The user can pan across the video using the mouse (or touching the screen on a tablet or phone) while the action continues. There is usually no interactivity in this kind of video, other than the user’s changing the viewing perspective. The storyline follows the same linear path, but can be experienced differently, depending on which direction the viewer chooses to view at any point in time.
These 360 video experiences can be viewed within an immersive headset (just like VR), on a screen (e.g., on YouTube or Facebook), or in a specially designed room with large screens all around.
These new platforms allow for innovative ways to engage customers in an experiential manner. As with all new solutions, the key to being successful is to marry the content of the experience with the appropriate technical approach.
Showing something in VR for the sake of the VR experience has no inherent marketing value to the customer, other than the “cool factor.” (In this example, consumer advertisers have been experimenting with overlay AR apps for alcoholic beverages as a way to increase loyalty and engagement with customers. This approach has the “cool factor,” but the videos aren’t inherently tied to the code on the bottle and could just as easily have been viewed without the AR trigger.) After the cool-factor effect wears off, however, the company will likely not continue to achieve the intended marketing objective.
When it makes sense to overlay marketing information on a real-world scene (say, for example, showing a unique internal product feature that can’t be seen from the outside), then there is a memorable and meaningful association of the technology to the marketing message. Customers appreciate these kinds of experiences because they have both the emotional connection and the benefit of learning something relevant and useful.
For complex products and solutions, showing something in a digital immersive environment can be highly effective because the experience is difficult to deliver with real-world products or environments, and the customer is using the immersive platform to learn about the relevant value of the product or solution.
When deciding on how to use VR and AR in the marketing mix, think about what is a practical application given the customer’s environment, and how the three key elements of engagement (sensory, intellectual, and emotional connections) will be used to deliver an effective marketing experience.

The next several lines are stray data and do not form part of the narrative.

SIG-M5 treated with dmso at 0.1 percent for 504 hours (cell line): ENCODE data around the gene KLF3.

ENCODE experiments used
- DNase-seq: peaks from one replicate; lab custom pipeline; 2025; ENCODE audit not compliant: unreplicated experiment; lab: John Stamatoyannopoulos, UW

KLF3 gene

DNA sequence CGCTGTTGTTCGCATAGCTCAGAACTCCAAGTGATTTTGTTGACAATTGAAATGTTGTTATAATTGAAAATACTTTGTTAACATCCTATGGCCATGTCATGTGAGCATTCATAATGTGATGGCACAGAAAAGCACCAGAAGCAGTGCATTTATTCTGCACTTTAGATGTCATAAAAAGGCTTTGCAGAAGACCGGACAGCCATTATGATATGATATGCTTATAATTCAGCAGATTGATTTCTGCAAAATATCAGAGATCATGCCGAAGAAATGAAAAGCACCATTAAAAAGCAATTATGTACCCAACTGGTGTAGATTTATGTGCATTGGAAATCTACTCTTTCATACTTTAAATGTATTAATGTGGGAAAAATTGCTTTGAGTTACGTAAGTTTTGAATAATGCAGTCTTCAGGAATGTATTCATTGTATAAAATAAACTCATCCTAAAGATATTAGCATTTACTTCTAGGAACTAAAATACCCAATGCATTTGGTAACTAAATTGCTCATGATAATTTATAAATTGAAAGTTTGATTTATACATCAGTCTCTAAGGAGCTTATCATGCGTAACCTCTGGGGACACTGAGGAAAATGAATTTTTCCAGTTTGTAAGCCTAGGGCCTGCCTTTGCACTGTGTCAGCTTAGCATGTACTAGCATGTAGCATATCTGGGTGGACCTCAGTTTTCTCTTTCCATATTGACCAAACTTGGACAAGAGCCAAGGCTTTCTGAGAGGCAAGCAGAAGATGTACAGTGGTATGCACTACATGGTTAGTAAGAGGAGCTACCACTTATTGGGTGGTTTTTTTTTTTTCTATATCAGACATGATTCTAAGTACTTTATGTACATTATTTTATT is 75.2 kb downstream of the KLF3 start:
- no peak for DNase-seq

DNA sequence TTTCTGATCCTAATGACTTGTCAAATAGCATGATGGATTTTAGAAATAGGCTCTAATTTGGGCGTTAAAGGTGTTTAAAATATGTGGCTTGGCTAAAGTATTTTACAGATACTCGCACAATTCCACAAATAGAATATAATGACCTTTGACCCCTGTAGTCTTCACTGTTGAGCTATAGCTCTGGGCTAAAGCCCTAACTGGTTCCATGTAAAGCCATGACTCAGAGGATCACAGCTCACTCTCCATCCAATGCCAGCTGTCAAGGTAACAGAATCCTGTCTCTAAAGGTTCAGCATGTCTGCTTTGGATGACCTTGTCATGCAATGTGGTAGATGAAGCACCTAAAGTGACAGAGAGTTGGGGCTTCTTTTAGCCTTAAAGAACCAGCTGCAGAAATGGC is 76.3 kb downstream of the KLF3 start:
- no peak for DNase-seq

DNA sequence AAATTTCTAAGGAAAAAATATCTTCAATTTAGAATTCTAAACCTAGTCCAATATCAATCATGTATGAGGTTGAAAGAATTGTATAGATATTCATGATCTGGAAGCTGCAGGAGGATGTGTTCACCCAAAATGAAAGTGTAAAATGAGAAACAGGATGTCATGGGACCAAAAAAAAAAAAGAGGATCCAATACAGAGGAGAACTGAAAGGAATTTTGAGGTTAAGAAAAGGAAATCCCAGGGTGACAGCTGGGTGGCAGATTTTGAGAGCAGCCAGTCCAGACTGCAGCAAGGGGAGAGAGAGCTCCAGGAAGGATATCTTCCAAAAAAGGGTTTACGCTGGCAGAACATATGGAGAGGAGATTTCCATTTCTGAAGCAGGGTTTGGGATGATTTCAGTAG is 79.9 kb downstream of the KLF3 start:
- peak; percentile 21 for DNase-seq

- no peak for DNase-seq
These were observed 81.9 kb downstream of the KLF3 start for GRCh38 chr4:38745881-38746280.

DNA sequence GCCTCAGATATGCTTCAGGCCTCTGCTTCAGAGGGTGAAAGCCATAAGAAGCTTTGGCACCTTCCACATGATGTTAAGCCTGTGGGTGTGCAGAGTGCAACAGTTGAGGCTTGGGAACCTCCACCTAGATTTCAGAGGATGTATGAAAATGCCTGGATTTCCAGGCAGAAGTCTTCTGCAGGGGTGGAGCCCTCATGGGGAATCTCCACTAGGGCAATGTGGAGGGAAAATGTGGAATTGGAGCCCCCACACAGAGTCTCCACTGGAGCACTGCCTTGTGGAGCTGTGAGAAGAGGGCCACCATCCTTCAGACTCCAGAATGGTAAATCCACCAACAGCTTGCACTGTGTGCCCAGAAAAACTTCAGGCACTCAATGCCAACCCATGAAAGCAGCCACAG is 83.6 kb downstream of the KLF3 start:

A couple of examples can illustrate the innovative impact of AR and VR in marketing:
- 3D AR showing how a new product will fit into a customer’s environment. For a consumer application, a good example is Wayfair, which has a 3D AR app that shows its furniture in the customer’s home. For a B2B application, applications can show how large industrial equipment can fit into a manufacturing assembly line, or how lab equipment can be placed effectively into an automated clinical diagnostics lab.
- VR for complex B2B solutions. A recent example is a VR experience in which an IT manager can explore a virtual data center to see how the software-defined network (SDN) digital data reconfigures physical data center hardware in real-time. This is impossible to show in a real-world data center (because the data is not visible, and the configuration of the equipment happens inside the servers and switches.)
These complex hardware and software products can be displayed in an immersive environment that provides the user with the sense that they are in the real data center, but uncovers how the software works, providing a clearer understanding.
Immersive AR and VR applications have the potential to change the connection between customers and companies because of the opportunity to deliver the most engaging, personalized, and useful experiences.
Judicious selection of the appropriate tools and venues will provide innovative marketers with effective and valuable solutions.